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http://dx.doi.org/10.1016/j.parint.2020.102163DOI Listing
December 2020

In vitro effects of febrifugine on adult worms.

Trop Med Health 2020 4;48:42. Epub 2020 Jun 4.

Department of Eco-epidemiology, Institute of Tropical Medicine, Nagasaki University, 1-12-4 Sakamoto, Nagasaki, 852-8523 Japan.

Background: Reports on the antischistosomal effect of several antimalarial drugs such as artesunate, mefloquine, and amodiaquine suggest that febrifugine, which exerts an antimalarial effect, can also be expected to possess antischistosomal potential. The present study investigates the antischistosomal effects of febrifugine.

Methods: In experiment 1, adult worm pairs were incubated in a medium alone as a control or supplemented with febrifugine at 0.05, 0.1, 0.2, and 0.5 μg/ml for 14 days. The morphology of the worms and the egg production of the female worms were observed simultaneously. In experiment 2, the incubation was conducted as in experiment 1, except that the febrifugine concentrations were reduced to 0.005, 0.01, and 0.02 μg/ml. In addition, . adult worms were incubated with either 0.5 μg/ml febrifugine or none as a control for 5 days and stained with neutral red dye.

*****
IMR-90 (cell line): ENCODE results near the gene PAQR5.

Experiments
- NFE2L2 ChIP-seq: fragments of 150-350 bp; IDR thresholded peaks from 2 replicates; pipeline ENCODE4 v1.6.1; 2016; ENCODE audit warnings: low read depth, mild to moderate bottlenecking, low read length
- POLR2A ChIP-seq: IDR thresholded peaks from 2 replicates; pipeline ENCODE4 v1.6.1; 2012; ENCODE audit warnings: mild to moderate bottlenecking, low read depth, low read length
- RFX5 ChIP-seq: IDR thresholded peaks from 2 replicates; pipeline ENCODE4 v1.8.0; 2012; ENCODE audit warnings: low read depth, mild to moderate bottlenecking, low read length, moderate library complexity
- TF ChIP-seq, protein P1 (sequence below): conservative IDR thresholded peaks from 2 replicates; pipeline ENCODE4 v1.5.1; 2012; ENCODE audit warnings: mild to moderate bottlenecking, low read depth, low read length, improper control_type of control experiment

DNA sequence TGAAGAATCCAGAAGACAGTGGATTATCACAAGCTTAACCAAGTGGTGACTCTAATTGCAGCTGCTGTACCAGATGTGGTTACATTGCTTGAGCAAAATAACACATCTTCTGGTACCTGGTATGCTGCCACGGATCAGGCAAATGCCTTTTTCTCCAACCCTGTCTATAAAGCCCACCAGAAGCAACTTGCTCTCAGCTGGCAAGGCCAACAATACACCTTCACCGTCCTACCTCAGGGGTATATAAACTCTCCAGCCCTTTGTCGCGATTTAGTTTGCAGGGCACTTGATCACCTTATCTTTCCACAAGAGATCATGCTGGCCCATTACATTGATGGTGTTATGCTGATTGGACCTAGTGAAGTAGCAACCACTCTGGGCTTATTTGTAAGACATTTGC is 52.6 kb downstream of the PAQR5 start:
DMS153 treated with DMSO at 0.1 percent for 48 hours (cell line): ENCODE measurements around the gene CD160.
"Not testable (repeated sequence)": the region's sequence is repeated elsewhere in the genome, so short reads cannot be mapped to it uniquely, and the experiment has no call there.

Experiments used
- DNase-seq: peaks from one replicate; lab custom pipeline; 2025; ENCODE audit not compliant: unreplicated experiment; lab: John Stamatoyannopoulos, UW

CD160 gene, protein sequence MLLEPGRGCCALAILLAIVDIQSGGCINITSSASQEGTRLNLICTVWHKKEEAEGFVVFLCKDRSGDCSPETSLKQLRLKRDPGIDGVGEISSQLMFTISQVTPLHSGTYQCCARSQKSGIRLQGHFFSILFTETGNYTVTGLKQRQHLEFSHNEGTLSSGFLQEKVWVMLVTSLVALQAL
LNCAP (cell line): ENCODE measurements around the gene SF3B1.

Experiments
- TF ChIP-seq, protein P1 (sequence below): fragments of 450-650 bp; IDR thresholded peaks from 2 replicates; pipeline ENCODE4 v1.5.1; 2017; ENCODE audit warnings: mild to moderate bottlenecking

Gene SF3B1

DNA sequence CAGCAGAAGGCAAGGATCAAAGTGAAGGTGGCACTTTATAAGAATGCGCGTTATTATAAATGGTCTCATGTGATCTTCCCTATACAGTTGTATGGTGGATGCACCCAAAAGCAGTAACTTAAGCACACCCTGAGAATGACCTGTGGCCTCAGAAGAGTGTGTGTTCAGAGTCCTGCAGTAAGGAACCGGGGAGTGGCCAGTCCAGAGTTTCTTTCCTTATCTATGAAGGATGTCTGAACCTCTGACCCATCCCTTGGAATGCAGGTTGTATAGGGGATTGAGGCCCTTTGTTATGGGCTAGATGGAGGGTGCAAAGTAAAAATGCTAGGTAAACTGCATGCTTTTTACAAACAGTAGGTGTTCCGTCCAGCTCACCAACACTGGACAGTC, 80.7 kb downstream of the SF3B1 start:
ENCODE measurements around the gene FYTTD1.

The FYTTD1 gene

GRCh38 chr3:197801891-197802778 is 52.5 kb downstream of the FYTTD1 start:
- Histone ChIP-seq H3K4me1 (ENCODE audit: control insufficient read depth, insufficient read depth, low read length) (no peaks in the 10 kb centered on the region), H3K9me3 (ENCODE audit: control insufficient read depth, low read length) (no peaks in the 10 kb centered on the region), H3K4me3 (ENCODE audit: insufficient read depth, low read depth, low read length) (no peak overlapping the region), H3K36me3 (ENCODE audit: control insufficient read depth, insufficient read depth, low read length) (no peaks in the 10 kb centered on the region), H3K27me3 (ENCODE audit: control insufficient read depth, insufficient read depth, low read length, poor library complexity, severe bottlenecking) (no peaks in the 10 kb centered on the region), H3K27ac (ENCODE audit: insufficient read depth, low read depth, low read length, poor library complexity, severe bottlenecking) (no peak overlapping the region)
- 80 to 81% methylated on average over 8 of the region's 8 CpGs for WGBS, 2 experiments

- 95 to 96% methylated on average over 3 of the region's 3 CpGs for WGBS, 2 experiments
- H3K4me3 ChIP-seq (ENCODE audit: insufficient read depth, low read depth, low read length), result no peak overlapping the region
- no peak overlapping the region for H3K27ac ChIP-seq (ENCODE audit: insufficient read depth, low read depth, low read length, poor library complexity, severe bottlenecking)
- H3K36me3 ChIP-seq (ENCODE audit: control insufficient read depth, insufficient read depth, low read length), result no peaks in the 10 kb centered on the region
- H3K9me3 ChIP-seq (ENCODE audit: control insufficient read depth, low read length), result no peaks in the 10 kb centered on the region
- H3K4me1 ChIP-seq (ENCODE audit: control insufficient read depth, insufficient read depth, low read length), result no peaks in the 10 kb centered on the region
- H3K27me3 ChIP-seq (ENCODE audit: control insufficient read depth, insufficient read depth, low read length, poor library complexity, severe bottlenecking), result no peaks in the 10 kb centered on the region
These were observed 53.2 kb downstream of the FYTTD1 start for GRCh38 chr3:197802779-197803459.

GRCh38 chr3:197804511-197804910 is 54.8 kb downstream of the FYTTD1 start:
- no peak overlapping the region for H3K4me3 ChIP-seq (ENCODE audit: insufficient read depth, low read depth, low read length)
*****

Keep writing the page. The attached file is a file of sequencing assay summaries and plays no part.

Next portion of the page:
Results: Febrifugine significantly reduced the survival of . male and female worms at concentrations of 0.02-0.5 μg/ml following incubation for 14 days and remarkably inhibited the daily egg output of the female worms. The non-treated male and female worms remained morphologically normal within the period of 14 days, whereas male and female worms treated with febrifugine at different concentrations gradually twisted and subsequently died. In addition, . adult worms were incubated with either 0.5 μg/ml febrifugine or none as a control for 5 days and stained with neutral red dye. Non-treated male worms were morphologically normal and stained dark red with neutral red, while febrifugine-treated male worms appeared similar to those in the control group and were stained at a slightly lower level of dark red than the non-treated male worms. Non-treated female worms were morphologically normal, and their intestinal tract and vitellaria were stained deep red and dark red, respectively. In contrast, febrifugine-treated female worms were morphologically damaged, and their intestinal tract and vitellaria remained mostly unstained and stained dark red, respectively.

Conclusion: Febrifugine exerts potent antischistosomal effects and can be expected to contribute to the development of a novel antischistosomal drug.
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http://dx.doi.org/10.1186/s41182-020-00230-xDOI Listing
http://www.ncbi.nlm.nih.gov/pmc/articles/PMC7271449PMC